Verses 23-32 Let those who go to sea, consider and adore the Lord. Mariners have their business upon the tempestuous ocean, and there witness deliverances of which others cannot form an idea. How seasonable it is at such a time to pray! This may remind us of the terrors and distress of conscience many experience, and of those deep scenes of trouble which many pass through, in their Christian course. Yet, in answer to their cries, the Lord turns their storm into a calm, and causes their trials to end in gladness.

Verses 33-43 What surprising changes are often made in the affairs of men! Let the present desolate state of Judea, and of other countries, explain this. If we look abroad in the world, we see many greatly increase, whose beginning was small. We see many who have thus suddenly risen, as suddenly brought to nothing. Worldly wealth is uncertain; often those who are filled with it, ere they are aware, lose it again. God has many ways of making men poor. The righteous shall rejoice. It shall fully convince all those who deny the Divine Providence. When sinners see how justly God takes away the gifts they have abused, they will not have a word to say. It is of great use to us to be fully assured of God's goodness, and duly affected with it. It is our wisdom to mind our duty, and to refer our comfort to him. A truly wise person will treasure in his heart this delightful psalm. From it, he will fully understand the weakness and wretchedness of man, and the power and loving-kindness of God, not for our merit, but for his mercy's sake.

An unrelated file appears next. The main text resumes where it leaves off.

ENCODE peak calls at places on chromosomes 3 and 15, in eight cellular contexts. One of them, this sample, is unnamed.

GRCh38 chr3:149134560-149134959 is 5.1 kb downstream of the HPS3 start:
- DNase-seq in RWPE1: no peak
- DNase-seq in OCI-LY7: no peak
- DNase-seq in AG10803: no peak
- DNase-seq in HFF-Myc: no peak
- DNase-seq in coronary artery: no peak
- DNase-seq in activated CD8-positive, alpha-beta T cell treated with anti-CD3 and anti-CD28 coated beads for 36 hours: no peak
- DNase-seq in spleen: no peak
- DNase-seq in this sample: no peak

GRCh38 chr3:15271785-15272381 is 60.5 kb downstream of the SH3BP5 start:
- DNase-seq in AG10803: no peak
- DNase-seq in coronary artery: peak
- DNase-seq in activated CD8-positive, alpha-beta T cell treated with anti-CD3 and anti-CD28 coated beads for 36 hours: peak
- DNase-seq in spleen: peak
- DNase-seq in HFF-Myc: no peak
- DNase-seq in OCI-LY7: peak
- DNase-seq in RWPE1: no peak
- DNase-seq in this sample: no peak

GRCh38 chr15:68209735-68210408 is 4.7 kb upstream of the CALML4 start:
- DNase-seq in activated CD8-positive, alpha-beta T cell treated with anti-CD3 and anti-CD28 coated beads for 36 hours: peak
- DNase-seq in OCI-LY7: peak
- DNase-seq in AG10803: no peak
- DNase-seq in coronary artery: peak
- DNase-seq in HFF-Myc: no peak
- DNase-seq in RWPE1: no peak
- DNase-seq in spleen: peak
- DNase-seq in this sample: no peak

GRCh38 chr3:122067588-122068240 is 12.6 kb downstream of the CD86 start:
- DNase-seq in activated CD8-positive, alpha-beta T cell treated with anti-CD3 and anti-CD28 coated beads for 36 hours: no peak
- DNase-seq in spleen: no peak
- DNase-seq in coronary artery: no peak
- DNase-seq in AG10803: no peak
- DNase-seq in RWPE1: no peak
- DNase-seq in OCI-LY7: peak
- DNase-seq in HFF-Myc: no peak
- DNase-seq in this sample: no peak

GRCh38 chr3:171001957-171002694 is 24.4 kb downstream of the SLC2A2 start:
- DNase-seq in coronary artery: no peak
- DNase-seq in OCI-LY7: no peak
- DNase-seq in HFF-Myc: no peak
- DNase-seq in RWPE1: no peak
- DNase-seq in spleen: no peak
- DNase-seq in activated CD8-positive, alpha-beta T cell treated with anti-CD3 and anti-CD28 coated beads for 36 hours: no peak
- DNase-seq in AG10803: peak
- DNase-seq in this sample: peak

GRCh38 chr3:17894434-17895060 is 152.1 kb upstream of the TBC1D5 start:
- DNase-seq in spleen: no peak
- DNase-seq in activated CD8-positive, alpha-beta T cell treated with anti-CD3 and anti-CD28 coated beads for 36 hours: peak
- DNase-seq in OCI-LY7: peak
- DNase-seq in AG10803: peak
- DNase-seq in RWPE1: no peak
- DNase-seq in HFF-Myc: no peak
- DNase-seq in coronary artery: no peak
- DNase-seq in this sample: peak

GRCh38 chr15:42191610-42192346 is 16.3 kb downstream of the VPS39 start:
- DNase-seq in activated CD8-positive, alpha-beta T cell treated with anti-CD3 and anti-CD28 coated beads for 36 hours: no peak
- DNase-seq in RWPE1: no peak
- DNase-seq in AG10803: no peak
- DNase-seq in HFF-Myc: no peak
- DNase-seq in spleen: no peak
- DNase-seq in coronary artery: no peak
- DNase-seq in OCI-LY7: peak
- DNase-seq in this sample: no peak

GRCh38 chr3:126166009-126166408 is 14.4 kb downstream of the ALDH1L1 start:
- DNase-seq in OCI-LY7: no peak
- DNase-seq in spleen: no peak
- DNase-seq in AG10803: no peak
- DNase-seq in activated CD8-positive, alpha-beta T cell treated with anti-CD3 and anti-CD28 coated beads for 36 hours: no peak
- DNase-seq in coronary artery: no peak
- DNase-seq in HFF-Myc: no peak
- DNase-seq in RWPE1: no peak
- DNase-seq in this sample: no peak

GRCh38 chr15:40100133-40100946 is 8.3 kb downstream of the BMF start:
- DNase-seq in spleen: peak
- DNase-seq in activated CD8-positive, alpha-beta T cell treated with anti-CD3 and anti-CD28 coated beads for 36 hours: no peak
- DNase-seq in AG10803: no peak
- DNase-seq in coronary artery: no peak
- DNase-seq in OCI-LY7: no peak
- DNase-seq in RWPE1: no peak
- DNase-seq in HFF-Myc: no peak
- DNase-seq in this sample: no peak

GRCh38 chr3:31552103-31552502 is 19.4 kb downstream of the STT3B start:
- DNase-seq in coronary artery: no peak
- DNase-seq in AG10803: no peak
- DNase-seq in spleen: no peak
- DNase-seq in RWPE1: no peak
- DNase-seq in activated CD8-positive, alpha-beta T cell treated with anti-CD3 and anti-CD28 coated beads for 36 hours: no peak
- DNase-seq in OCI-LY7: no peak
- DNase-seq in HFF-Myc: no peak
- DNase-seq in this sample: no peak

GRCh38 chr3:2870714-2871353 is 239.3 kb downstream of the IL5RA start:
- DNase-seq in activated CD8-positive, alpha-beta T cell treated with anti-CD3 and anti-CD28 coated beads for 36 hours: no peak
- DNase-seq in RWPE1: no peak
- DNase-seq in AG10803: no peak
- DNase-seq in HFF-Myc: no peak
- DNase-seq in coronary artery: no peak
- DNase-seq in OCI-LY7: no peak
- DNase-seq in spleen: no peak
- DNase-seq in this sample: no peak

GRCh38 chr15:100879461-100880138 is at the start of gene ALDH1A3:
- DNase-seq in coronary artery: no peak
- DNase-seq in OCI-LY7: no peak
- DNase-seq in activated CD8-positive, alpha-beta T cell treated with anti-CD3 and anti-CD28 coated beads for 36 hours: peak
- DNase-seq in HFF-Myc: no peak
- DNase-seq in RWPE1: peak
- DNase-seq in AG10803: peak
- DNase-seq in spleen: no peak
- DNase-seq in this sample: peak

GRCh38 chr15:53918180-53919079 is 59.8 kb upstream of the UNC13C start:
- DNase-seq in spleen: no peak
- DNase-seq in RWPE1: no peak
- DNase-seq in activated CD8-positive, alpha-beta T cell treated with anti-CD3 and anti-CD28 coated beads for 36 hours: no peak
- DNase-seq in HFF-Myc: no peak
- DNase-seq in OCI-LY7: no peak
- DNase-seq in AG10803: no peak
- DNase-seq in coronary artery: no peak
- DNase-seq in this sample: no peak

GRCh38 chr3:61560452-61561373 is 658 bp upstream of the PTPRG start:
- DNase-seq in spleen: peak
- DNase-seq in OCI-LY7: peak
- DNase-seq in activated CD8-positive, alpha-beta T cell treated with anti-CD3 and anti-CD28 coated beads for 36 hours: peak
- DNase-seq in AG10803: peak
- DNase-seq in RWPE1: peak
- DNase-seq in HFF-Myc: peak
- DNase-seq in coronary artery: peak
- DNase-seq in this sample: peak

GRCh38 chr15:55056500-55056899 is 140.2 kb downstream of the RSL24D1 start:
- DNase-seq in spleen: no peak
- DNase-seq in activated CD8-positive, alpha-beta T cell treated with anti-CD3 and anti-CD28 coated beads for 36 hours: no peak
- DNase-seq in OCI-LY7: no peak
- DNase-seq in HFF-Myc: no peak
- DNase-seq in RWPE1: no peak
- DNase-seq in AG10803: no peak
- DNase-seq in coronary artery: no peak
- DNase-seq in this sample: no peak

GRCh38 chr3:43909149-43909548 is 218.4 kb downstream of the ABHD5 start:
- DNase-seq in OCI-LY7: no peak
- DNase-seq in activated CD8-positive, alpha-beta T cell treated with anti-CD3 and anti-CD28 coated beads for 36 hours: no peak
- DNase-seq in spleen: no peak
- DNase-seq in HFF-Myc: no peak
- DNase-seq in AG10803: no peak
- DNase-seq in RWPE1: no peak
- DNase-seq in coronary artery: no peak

Chapter Summary


This psalm, from its style, and from its connection with the preceding psalms, seems to have been written by David. The two foregoing psalms respect the children of Israel; this is generally thought to concern all mankind, and its view to assert a general providence which attends all, in whatsoever condition and circumstance; and to encourage men in their distresses to cry unto the Lord. According to Kimchi, Aben Ezra, and others, four sorts of persons are mentioned, travellers through a wilderness, prisoners, sick persons, and such who use the seas; to which some add a fifth, husbandmen; these are instanced in, not to the exclusion of others, but from them it may be concluded that whatsoever state or condition persons may be in, they are known and taken notice of by the Lord, and are relieved by him when they call upon him. Some restrain the whole to the Israelites, as the Targum, R. Obadiah, Arama, and others, where they make any application; and others apply the psalm to New Testament times; and indeed, though the literal sense should be attended unto and preserved, yet it seems to be applicable to spiritual persons and things. The title of it in the Syriac version is pretty remarkable,

``it is said concerning Joab and Abiah the sons of Samuel, who recited the commandments of the Lord. God gathered the Jews out of captivity, and brought them out from Babylon. Also the only begotten Son of God, Jesus Christ, gathered the Gentiles from the four corners of the world, by preaching to baptism.''

Psalms 107 Commentaries